“We need a place for children to learn and play on farms,” said Sarah, who has talked to countless people about their memories of growing up on a farm, and each one insists that the farm developed their character.
“Growing up on the farm taught us what faith was,” reminisced Kevin Wassenaar, of Prinsburg, “because in the spring dad and grandpa were putting crops in the ground and you didn’t know if you’d have crops at the end of the season. The fall was always my favorite season, because it was the fruition of the labors and prayers of the summer and spring.”
“The thing about growing up on the farm is the work ethic that you built, because you all helped,” explained Becky Graves, of Raymond, who brings her children to Brouwer Berries every summer. “We had pigs, so when we had to move pigs we’d all be involved, herding them to where they needed to go. It didn’t always go according to plan. We all helped clean out the building when there was a change of pigs. All of us kids would be in there to clean it down – power wash it, except we didn’t really have a powerwasher. Sometimes it was just a finger on a hose, or a nozzle thing, and spraying it all down, and we’d get it all over ourselves. So, sometimes if my kids complain about something, like dishes or cleaning their rooms, I think, ‘that is not work!’ So, you just really learn what hard work is… not pleasant. I can’t say I liked it, but now I look back and say, ‘That was really good.’ We learned how to work hard, and that you were all a part of it, you all helped each other in your family. Good lessons.”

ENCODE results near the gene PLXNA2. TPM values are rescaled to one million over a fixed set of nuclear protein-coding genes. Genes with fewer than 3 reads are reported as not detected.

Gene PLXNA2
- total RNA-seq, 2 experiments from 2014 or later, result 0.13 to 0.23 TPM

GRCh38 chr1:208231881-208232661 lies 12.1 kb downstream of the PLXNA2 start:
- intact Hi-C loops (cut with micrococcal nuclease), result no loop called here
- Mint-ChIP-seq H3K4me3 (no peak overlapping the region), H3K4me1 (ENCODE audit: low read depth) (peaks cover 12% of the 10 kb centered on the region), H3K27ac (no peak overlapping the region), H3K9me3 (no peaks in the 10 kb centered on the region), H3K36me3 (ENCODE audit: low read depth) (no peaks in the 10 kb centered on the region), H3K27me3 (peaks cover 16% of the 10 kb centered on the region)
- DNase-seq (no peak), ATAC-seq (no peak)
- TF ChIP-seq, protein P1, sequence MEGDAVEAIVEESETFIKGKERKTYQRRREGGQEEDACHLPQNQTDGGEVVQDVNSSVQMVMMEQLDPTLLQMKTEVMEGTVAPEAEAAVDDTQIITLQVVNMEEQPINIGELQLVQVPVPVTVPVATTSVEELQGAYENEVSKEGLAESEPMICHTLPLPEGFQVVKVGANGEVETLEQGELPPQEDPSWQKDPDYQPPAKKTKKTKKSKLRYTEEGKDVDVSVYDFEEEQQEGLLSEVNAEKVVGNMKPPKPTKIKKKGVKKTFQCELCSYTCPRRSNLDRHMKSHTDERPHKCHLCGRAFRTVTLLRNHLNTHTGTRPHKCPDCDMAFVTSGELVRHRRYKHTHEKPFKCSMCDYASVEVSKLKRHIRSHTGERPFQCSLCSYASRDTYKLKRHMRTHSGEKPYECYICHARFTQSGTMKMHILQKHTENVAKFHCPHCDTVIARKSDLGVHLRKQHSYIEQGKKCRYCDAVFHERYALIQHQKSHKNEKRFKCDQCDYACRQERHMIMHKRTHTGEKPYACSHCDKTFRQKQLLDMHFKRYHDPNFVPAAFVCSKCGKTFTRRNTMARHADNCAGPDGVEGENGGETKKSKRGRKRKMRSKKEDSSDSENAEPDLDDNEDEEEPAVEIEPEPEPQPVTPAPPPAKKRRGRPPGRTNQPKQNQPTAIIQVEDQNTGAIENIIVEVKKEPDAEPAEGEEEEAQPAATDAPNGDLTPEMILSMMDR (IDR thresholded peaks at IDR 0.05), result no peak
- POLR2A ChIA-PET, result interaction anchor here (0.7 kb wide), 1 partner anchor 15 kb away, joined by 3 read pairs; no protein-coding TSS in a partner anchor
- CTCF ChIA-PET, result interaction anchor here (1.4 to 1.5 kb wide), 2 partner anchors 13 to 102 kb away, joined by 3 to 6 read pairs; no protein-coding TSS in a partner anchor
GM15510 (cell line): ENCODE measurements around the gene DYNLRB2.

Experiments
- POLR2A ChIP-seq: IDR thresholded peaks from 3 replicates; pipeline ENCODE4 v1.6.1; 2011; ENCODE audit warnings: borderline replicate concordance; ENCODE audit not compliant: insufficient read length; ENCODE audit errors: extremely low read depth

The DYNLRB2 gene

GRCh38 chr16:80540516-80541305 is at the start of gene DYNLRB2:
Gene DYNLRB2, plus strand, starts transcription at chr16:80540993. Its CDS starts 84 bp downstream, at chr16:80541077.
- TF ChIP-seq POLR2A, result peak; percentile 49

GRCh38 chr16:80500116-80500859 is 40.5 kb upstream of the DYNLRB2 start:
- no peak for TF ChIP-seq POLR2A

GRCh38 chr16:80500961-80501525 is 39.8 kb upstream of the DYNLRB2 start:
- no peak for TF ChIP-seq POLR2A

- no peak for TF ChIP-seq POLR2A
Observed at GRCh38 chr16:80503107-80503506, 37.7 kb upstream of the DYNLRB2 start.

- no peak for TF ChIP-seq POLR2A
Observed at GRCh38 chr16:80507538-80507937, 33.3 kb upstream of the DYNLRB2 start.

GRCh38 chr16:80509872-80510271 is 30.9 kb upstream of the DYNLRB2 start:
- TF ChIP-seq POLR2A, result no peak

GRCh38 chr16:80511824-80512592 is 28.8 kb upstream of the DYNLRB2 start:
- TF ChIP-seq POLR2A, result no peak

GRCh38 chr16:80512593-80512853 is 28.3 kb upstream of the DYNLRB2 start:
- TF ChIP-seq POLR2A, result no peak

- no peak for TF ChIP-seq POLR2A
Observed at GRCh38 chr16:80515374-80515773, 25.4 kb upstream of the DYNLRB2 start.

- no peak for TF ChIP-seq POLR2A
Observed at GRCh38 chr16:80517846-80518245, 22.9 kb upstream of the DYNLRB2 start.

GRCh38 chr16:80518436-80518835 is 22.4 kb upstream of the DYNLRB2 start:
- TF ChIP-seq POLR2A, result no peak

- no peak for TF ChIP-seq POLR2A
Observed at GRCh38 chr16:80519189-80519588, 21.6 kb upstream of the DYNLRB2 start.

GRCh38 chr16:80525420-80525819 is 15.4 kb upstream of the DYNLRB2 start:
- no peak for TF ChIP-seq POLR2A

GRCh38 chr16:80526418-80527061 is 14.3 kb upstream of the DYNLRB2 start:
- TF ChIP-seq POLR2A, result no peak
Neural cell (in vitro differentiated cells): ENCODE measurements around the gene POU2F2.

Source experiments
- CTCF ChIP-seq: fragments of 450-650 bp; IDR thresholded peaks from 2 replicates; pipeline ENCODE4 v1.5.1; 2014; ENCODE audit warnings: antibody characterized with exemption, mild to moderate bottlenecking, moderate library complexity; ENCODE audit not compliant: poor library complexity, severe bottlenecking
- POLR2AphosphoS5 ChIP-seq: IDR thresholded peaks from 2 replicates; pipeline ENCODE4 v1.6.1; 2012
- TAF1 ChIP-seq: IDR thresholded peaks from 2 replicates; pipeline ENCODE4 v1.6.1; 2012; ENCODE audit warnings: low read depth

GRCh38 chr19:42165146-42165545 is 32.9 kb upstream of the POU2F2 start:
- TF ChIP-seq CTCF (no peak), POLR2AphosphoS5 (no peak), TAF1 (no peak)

“My grandparents, Bill and Arlene Wilson, used to operate Lost Valley Orchard, an apple orchard near Hawick, Minn.,” said Kareen Hayden, of Spicer. “ I grew up in Bloomington, and my parents and two brothers would go out every weekend throughout the spring, summer and fall to work in the apple orchard. Even though we were an apple farm, we’d go to a nearby strawberry farm in June to pick berries. I would sit close to my mom, and she would teach me which ones to pick and which to leave so they’d reach their fullest potential. That lesson carried over into picking apples. My grandfather passed away about 13 years ago, so the farm is no longer in operation, but we definitely appreciate local farmers and all that they do for the community.” Kareen found out about Brouwer Berries this winter and is looking forward to June and the opportunity to pass her mom’s lessons on to her own children.
A Three-Week Harvest Window
People who want the chance to get these sweet local strawberries sign up for Brouwer Berries’ email or postcard list and watch the farm on Facebook. The harvest window is only three weeks long. When the berries are ripe, long lines of cars start coming to the farm. They park in a field, then come to the strawberry patio to be greeted by Sarah and her daughters. There, they can choose to buy strawberries picked by someone else early that morning, or be given a tray and a ride out to the field to pick their own.
“All the strawberries are sold the day they are picked, or else put in the freezer for jam,” smiled Sarah. “When we say fresh and local, we mean it!”
“The strawberries are absolutely delicious–as are the jam and pies,” reviewed Wendy Thoen, of Willmar. “We really enjoyed sitting and relaxing for a bit at the pond where your little son visited with us. We also enjoyed the funny duck who seemed to take a liking to my husband as he followed him. Great and fun place to visit!”
“I took my two year old with, and we had a wonderful time. Although, I think he had more fun eating them off the plant rather than putting them in our pail,” commented Jackie Smith, of Willmar. “Thank you so much for the tractor ride, it was nice to have the help with a busy toddler.”
Don’t Miss Out
To make sure you don’t miss out on the short strawberry season, email firstname.lastname@example.org, call her at (320)967-4718 to receive a postcard when the strawberries are ripe, or learn more at www.facebook.com/brouwerberries or www.brouwerberries.com.